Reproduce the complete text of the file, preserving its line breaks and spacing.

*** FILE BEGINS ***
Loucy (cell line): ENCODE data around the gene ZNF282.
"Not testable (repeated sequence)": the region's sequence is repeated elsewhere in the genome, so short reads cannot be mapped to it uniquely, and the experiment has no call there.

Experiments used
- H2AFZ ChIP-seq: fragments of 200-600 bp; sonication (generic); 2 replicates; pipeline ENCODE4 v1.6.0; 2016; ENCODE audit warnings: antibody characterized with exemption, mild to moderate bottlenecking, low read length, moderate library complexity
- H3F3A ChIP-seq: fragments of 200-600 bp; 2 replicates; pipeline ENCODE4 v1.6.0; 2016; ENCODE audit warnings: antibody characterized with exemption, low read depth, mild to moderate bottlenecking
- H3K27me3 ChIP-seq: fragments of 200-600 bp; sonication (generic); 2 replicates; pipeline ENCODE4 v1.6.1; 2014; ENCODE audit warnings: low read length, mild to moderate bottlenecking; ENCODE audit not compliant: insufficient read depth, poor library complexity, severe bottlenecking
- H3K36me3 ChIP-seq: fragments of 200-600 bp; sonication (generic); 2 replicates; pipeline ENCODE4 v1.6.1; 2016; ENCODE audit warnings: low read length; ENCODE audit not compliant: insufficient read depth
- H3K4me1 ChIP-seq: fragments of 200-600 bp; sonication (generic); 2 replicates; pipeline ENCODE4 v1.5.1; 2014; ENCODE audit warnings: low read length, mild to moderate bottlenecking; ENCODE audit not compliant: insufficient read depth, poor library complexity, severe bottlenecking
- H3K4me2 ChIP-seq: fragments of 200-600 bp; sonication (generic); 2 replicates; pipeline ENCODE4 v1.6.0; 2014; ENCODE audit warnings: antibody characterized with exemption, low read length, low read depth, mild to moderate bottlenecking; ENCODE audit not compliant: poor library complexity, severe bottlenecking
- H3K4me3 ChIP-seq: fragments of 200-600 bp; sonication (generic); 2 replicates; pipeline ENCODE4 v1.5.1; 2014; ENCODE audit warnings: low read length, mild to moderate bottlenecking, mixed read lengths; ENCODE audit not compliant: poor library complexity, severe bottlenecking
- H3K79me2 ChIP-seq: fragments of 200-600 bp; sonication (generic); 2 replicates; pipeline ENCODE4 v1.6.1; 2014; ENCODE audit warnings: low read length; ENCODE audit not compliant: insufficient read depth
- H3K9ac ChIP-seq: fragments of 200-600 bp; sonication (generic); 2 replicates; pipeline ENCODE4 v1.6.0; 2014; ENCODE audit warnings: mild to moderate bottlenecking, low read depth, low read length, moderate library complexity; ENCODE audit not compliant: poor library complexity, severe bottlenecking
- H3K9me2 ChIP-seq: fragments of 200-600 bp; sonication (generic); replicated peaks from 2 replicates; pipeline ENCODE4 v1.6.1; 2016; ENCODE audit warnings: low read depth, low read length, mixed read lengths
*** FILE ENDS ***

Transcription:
Loucy (cell line): ENCODE data around the gene ZNF282.
"Not testable (repeated sequence)": the region's sequence is repeated elsewhere in the genome, so short reads cannot be mapped to it uniquely, and the experiment has no call there.

Experiments used
- H2AFZ ChIP-seq: fragments of 200-600 bp; sonication (generic); 2 replicates; pipeline ENCODE4 v1.6.0; 2016; ENCODE audit warnings: antibody characterized with exemption, mild to moderate bottlenecking, low read length, moderate library complexity
- H3F3A ChIP-seq: fragments of 200-600 bp; 2 replicates; pipeline ENCODE4 v1.6.0; 2016; ENCODE audit warnings: antibody characterized with exemption, low read depth, mild to moderate bottlenecking
- H3K27me3 ChIP-seq: fragments of 200-600 bp; sonication (generic); 2 replicates; pipeline ENCODE4 v1.6.1; 2014; ENCODE audit warnings: low read length, mild to moderate bottlenecking; ENCODE audit not compliant: insufficient read depth, poor library complexity, severe bottlenecking
- H3K36me3 ChIP-seq: fragments of 200-600 bp; sonication (generic); 2 replicates; pipeline ENCODE4 v1.6.1; 2016; ENCODE audit warnings: low read length; ENCODE audit not compliant: insufficient read depth
- H3K4me1 ChIP-seq: fragments of 200-600 bp; sonication (generic); 2 replicates; pipeline ENCODE4 v1.5.1; 2014; ENCODE audit warnings: low read length, mild to moderate bottlenecking; ENCODE audit not compliant: insufficient read depth, poor library complexity, severe bottlenecking
- H3K4me2 ChIP-seq: fragments of 200-600 bp; sonication (generic); 2 replicates; pipeline ENCODE4 v1.6.0; 2014; ENCODE audit warnings: antibody characterized with exemption, low read length, low read depth, mild to moderate bottlenecking; ENCODE audit not compliant: poor library complexity, severe bottlenecking
- H3K4me3 ChIP-seq: fragments of 200-600 bp; sonication (generic); 2 replicates; pipeline ENCODE4 v1.5.1; 2014; ENCODE audit warnings: low read length, mild to moderate bottlenecking, mixed read lengths; ENCODE audit not compliant: poor library complexity, severe bottlenecking
- H3K79me2 ChIP-seq: fragments of 200-600 bp; sonication (generic); 2 replicates; pipeline ENCODE4 v1.6.1; 2014; ENCODE audit warnings: low read length; ENCODE audit not compliant: insufficient read depth
- H3K9ac ChIP-seq: fragments of 200-600 bp; sonication (generic); 2 replicates; pipeline ENCODE4 v1.6.0; 2014; ENCODE audit warnings: mild to moderate bottlenecking, low read depth, low read length, moderate library complexity; ENCODE audit not compliant: poor library complexity, severe bottlenecking
- H3K9me2 ChIP-seq: fragments of 200-600 bp; sonication (generic); replicated peaks from 2 replicates; pipeline ENCODE4 v1.6.1; 2016; ENCODE audit warnings: low read depth, low read length, mixed read lengths